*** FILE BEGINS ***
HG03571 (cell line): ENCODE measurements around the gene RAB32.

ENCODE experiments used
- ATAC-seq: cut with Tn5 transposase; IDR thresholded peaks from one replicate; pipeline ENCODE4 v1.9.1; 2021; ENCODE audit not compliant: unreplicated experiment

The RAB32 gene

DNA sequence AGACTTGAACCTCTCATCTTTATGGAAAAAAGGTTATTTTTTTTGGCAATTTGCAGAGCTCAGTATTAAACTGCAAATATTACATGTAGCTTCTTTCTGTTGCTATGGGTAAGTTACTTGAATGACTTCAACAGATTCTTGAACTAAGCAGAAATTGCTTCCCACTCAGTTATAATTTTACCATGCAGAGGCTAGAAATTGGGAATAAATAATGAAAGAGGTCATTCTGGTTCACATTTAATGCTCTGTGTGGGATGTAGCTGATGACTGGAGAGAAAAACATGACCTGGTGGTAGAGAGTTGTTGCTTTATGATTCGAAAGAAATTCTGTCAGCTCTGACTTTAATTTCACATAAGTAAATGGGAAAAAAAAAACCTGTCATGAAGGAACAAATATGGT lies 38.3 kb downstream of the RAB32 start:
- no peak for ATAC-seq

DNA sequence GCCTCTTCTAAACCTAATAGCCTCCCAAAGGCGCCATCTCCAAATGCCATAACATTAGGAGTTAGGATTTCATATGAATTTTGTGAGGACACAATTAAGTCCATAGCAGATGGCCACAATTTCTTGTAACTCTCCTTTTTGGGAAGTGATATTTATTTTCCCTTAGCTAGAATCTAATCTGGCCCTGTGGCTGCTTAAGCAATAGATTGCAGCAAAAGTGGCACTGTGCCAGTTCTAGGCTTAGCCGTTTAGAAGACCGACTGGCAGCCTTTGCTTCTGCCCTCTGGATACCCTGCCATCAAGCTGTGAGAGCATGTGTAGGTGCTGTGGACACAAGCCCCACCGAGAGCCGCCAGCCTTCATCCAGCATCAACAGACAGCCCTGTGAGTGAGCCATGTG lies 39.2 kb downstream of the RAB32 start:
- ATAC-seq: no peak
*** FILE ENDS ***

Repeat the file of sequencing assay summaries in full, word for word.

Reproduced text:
HG03571 (cell line): ENCODE measurements around the gene RAB32.

ENCODE experiments used
- ATAC-seq: cut with Tn5 transposase; IDR thresholded peaks from one replicate; pipeline ENCODE4 v1.9.1; 2021; ENCODE audit not compliant: unreplicated experiment

The RAB32 gene

DNA sequence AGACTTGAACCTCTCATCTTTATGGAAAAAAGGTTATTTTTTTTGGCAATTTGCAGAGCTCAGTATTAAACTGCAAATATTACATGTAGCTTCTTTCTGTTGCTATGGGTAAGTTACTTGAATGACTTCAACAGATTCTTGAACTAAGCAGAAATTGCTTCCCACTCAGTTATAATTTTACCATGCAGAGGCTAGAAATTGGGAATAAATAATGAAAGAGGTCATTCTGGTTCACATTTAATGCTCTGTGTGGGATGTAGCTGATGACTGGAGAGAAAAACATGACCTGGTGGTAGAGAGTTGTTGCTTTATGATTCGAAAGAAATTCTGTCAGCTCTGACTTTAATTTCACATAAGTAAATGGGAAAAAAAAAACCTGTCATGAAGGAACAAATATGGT lies 38.3 kb downstream of the RAB32 start:
- no peak for ATAC-seq

DNA sequence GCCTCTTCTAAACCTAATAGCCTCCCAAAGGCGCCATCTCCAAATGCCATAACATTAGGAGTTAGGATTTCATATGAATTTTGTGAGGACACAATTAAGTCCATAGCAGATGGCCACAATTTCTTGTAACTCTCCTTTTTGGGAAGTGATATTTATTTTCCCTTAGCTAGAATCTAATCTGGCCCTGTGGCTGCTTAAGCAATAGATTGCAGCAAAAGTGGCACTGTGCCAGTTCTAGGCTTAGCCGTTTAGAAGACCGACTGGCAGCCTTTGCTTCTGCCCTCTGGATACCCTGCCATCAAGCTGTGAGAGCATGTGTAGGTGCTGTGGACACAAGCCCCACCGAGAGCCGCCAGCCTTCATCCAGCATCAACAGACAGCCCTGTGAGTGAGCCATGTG lies 39.2 kb downstream of the RAB32 start:
- ATAC-seq: no peak